| A woman gestures as she cries on a street of Nagapattinam, some 350 km south of Chennai. (AFP)
London, Dec. 30 (Reuters): It is one of the oldest, most profound questions, posed by some of the most learned minds of every faith throughout the course of human history.
It was put eloquently this week by an old woman in a devastated village in southern India's Tamil Nadu. 'Why did you do this to us, God' she wailed. 'What did we do to upset you'
Perhaps no event in living memory has confronted the world's great religions with such a basic test of faith as this week's tsunami, which indiscriminately slaughtered Indonesian Muslims, Indians of all faiths, Thai and Sri Lankan Buddhists and tourists who were Christians and Jews.
In temples, mosques, churches and synagogues across the globe, clerics are being called upon to explain: How could a benevolent God visit such horror on ordinary people'
Traditionalists of diverse faiths described the destruction as part of god's plan, proof of his power and punishment for human sins.
'This is an expression of God's great ire with the world,' Israeli chief rabbi Shlomo Amar said.
Pandit Harikrishna Shastri, a priest of New Delhi's Birla temple said the disaster was caused by a 'huge amount of pent-up man-made evil on earth' and driven by the positions of the planets.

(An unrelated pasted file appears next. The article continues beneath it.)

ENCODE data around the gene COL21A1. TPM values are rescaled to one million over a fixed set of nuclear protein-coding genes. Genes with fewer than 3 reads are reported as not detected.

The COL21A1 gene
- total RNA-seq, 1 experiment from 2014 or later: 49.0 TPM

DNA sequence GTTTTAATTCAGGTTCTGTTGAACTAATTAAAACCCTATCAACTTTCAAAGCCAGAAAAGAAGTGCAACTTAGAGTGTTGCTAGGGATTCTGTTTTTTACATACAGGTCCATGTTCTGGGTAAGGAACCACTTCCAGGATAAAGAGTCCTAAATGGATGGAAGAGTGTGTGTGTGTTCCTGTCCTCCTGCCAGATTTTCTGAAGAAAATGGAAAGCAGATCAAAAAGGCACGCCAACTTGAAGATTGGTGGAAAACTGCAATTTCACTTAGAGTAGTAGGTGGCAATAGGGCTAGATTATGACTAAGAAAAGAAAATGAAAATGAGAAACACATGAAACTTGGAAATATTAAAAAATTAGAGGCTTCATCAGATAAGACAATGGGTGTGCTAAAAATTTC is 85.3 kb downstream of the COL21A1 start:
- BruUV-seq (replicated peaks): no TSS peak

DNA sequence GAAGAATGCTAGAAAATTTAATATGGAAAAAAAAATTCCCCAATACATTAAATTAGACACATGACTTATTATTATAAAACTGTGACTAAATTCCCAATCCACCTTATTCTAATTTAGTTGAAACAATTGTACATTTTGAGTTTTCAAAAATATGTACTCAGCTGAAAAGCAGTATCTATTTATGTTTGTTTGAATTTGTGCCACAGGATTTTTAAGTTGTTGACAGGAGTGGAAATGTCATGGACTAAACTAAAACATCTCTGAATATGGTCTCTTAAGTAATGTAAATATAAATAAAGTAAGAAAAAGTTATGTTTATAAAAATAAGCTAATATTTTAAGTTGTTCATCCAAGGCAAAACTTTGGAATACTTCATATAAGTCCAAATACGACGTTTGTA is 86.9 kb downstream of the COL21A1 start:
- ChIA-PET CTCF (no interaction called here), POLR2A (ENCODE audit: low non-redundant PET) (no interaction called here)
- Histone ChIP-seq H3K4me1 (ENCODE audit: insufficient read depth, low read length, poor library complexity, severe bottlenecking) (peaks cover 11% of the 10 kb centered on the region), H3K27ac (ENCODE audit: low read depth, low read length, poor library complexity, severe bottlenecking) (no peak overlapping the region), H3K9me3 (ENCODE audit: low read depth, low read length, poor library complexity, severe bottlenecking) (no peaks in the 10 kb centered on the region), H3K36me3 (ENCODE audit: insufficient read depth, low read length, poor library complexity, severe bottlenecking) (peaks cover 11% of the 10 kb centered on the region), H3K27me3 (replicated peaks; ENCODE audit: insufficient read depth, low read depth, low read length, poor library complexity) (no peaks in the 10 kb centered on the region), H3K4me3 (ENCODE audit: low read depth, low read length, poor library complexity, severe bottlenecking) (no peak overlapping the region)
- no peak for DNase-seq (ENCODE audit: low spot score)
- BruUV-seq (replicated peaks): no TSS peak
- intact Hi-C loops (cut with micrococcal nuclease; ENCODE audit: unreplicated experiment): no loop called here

Azizan Abdul Razak, a Muslim cleric and vice president of Malaysia's Islamic opposition party, Parti Islam se-Malaysia, said the disaster was a reminder from god that 'he created the world and can destroy the world'.
Many faiths believe disasters foretell the end of time or the coming of a Messiah. Some Christians expect chaos and destruction as foretold in the Bible's final book, Revelations. Maria, a 32-year-old Jehovah's Witness in Cyprus who believes that the apocalypse is coming said people who once slammed the door in her face were stopping to listen.
'It is a sign of the last days,' she said.
But for others, such calamities can prompt a repudiation of faith. Secularist Martin Kettle wrote in Britain's Guardian newspaper that the tsunamis should force people to 'ask if the God can exist that can do such things' ' or if there is no God, just nature.
'This poses no problem for the scientific belief system. Here, it says, was a mindless natural event which destroyed Muslim and Hindu alike,' he wrote. 'A non-scientific belief system, especially one that is based on any kind of notion of a divine order, has some explaining to do, however.'
It is a question that clergy have to deal with nearly every day, not just at times of great catastrophe but when providing consolation for the daily sorrows of life, said US Rabbi Daniel Isaak, of Congregation Neveh Shalom, in Portland, Oregon. 'It is really difficult to believe in a God that not only creates a tsunami that kills 50 or 60 thousand people, but that puts birth defects in children,' he said.
In one modern view, he said, God does not interfere in the affairs of his creation. 'This is not something that God has done. The world has certain imperfections built into the natural order, and we have to live with them. The issue isn't 'Why did God do this to us' but 'How do we human beings care for one another' '